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SANJA PAHOKI with text by Remie CIBIS

SANJA PAHOKI

Me and mju: The Olympus Mju Saga, 2008, 11m56s.

 

My grandmother died last year too.  She was my mother’s mother.  We called her Nana. 

Nana’s death was somewhat of a relief.  She had been suffering from dementia and a whole host of bodily ailments.  It seemed as if she were dying for a long time, until she did, then she was just dead.  So it was only so much of a relief. 

It was very hard on my mother.  She cried a lot over the months leading up to it and the months afterwards as well.  She’s good at that.  I’d never really understood it, or my mother. We’ve never really been close.

The first grandparent to die was my grandfather, my mother’s father.  We called him Pa.  I was eight years old and didn’t mind that he died.  He was unimaginably old and his shit came out into a bag tied to his waist.  He died of a heart attack.  That seemed to make sense. 

I thought it would be very sad.  It wasn’t very anything.  I couldn’t cry about it.  It was awkward when everyone else did.  My mother cried a lot.  At his funeral I tried burying my face in my hands and spitting on the palms.  I could then rub the spit in my eyes.  It looked like I was trying to rub the tears away.  It seemed necessary at the time.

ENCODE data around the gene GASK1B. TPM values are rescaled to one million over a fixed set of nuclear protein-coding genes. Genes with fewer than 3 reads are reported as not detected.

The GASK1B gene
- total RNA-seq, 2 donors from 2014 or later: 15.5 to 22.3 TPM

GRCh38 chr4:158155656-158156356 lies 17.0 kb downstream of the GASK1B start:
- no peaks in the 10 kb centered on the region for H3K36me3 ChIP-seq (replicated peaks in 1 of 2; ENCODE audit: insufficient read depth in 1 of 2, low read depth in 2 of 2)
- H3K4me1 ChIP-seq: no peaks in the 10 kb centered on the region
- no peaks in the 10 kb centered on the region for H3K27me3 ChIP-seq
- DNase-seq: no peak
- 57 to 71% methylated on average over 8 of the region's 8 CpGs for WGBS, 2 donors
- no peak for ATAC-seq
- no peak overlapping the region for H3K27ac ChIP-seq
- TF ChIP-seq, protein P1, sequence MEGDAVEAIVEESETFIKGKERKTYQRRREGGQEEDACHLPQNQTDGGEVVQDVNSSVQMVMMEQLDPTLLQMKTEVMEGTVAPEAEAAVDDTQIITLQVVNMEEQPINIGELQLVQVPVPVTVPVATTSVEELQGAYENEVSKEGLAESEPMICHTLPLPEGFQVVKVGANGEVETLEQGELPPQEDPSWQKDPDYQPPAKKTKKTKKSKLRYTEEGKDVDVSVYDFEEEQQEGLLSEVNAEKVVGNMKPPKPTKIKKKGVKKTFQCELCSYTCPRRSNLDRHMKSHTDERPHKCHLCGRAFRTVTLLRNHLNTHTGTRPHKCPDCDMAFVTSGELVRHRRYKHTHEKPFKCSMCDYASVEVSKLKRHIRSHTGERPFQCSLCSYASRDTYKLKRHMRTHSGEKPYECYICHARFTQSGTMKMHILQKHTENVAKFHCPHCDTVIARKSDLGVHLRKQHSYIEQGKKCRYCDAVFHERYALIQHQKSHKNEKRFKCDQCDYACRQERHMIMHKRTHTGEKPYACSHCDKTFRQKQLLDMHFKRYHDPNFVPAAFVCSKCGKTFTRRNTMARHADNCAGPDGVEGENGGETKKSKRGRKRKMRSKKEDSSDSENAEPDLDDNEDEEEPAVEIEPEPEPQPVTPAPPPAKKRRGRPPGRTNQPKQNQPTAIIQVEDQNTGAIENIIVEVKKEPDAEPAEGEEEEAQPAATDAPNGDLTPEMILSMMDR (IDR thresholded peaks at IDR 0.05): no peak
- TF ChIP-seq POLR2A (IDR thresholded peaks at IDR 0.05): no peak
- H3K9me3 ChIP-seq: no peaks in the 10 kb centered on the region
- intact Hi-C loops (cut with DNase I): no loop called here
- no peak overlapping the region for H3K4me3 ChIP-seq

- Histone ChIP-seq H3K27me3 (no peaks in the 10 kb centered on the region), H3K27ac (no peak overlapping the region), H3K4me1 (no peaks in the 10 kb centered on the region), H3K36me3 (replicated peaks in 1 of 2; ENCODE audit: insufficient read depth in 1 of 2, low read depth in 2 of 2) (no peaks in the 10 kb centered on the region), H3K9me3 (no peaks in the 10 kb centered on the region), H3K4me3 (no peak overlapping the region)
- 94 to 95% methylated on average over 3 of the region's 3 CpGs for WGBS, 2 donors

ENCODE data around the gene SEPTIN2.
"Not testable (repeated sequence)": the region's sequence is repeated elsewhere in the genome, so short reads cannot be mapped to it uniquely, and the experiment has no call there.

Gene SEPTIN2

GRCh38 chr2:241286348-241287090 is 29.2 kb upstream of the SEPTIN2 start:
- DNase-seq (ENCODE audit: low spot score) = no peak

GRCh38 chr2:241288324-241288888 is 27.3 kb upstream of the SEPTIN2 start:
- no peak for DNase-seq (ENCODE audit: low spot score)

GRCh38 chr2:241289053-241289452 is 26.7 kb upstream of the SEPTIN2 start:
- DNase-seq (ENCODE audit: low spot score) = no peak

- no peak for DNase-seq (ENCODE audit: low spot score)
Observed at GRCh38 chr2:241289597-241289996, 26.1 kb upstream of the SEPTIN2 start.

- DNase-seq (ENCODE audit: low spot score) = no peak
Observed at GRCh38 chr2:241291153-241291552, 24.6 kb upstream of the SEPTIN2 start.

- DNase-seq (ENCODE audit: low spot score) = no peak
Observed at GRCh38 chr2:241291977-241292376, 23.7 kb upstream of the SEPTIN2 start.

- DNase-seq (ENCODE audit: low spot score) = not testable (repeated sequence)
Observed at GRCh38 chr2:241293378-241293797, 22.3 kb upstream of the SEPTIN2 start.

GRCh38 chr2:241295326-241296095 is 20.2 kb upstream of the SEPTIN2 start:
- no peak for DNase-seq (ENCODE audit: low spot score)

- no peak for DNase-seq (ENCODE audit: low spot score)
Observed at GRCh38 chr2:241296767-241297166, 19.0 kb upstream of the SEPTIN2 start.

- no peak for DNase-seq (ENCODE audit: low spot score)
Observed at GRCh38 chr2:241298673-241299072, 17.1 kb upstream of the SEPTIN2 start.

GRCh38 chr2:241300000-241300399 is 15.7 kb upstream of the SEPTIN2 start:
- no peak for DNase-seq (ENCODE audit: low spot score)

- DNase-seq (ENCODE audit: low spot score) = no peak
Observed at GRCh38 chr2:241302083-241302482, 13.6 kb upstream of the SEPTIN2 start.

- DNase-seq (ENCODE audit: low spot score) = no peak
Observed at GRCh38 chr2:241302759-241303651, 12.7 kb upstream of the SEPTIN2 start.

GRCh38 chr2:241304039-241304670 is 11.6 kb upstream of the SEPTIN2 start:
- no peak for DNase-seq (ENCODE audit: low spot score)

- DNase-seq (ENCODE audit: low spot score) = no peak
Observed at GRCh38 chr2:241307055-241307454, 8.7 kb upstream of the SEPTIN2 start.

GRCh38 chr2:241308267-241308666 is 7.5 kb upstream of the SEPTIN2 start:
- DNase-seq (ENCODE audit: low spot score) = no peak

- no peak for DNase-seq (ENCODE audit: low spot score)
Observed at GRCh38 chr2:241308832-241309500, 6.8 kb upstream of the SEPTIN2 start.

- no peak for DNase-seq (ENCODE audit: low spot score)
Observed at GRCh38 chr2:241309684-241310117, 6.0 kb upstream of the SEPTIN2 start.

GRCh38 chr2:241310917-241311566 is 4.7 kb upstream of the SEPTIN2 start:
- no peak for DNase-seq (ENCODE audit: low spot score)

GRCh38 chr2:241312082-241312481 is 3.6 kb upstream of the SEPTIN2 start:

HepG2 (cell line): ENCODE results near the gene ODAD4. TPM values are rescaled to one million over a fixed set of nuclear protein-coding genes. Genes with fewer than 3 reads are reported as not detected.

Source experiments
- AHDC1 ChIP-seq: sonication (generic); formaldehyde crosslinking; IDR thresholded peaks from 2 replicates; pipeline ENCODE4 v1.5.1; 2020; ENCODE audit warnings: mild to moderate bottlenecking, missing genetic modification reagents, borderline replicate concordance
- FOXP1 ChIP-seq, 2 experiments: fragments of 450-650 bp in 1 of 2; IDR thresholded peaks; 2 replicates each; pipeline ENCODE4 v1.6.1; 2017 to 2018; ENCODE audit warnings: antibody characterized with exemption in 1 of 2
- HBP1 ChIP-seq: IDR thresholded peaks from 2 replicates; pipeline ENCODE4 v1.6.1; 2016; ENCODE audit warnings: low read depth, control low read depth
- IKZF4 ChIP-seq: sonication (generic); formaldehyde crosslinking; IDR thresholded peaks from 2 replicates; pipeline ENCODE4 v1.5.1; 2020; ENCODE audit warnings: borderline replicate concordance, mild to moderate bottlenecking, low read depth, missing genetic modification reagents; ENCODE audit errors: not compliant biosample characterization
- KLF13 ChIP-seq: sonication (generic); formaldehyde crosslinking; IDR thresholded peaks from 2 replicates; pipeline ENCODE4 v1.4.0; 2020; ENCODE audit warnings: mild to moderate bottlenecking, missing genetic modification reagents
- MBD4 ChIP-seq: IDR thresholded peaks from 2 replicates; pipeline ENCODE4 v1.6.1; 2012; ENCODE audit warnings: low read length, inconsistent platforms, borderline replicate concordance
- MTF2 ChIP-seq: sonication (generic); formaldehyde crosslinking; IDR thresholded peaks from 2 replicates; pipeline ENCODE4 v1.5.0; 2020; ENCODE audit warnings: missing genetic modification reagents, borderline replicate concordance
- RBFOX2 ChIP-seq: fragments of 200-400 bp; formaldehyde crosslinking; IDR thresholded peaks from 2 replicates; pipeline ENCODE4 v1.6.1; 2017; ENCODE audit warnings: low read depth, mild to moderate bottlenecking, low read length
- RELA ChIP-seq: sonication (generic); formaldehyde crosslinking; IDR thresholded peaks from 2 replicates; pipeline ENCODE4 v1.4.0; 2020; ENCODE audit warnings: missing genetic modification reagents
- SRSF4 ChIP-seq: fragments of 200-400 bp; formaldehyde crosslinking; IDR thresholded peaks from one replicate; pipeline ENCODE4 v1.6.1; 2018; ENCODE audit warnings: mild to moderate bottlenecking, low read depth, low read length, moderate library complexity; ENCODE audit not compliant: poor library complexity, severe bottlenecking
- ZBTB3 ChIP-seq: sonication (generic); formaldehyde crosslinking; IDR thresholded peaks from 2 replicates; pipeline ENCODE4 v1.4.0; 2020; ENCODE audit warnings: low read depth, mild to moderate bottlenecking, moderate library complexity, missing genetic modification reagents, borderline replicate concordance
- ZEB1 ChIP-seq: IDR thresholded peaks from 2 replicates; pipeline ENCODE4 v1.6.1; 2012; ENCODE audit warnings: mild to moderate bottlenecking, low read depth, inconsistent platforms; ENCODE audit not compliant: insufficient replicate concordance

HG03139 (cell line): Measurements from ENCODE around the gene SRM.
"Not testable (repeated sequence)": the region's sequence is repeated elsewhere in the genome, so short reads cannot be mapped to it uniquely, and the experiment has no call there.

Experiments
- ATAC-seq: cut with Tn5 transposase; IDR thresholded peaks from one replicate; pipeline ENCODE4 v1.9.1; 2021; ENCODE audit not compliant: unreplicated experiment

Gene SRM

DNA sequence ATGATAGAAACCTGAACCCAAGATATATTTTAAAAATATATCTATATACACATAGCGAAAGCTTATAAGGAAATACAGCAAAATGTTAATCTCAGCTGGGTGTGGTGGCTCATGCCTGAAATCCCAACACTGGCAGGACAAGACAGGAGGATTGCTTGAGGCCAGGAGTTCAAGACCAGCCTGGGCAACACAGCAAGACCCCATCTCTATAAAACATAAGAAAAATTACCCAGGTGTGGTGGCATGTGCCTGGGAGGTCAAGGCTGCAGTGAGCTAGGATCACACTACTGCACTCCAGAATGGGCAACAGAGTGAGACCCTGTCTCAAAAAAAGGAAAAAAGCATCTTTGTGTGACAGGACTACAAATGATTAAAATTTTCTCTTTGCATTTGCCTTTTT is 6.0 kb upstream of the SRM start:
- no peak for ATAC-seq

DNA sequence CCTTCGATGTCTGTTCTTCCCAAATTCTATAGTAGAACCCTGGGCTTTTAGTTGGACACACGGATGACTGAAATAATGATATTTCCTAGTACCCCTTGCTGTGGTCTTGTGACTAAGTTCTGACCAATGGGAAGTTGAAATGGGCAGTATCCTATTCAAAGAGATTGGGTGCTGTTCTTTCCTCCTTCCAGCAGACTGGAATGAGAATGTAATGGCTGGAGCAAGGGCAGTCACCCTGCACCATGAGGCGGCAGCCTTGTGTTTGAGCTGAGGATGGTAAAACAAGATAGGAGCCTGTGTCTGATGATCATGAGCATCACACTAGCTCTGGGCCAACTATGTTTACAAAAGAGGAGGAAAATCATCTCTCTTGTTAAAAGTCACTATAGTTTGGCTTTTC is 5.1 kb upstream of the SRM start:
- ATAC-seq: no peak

After the burial my sister asked me why I had been smiling.  I think I had tried to give her and my mother some reassuring looks at some point during the service.  Apparently it had only upset my mother further.  

When my second grandfather died, the one we called granddad, I didn’t bother spitting on my hands or reassuring anyone.  It seemed that old men were inclined to die. I didn’t cry.  I didn’t need to cry.  Other people were doing plenty of that.  I didn’t really get why. 

So I didn’t expect to be very upset when Nana died. 

I was at work when my father called to tell me.  I had been expecting the call.  The people at work said that I could go home if I wanted to. I wanted to go but only because work was boring.  Otherwise I felt ok.  So I said I would stay. Then I cried.  I don’t really know why. 

I went home to be with my family.  My mother and I cried together.  We sat side-by-side, sort of curving into towards each other’s shoulders.  Clasping each other’s hands.  It was nice to be so close to her when she was so sad. 

Much later I told my friend.  She said, ‘that’s why people have babies’.

Text by Remie Cibis

Work and text originally presented at Light Projects.

 

Sanja Pahoki is represented by Sarah Scout, Melbourne view more of her work HERE

 Work presented here courtesy of the artist and Sarah Scout, Melbourne

This post is part of The People Project, a series of posts about people ranging from portraiture, self portraiture, performance works, still and moving image works, street candids and studio created works.

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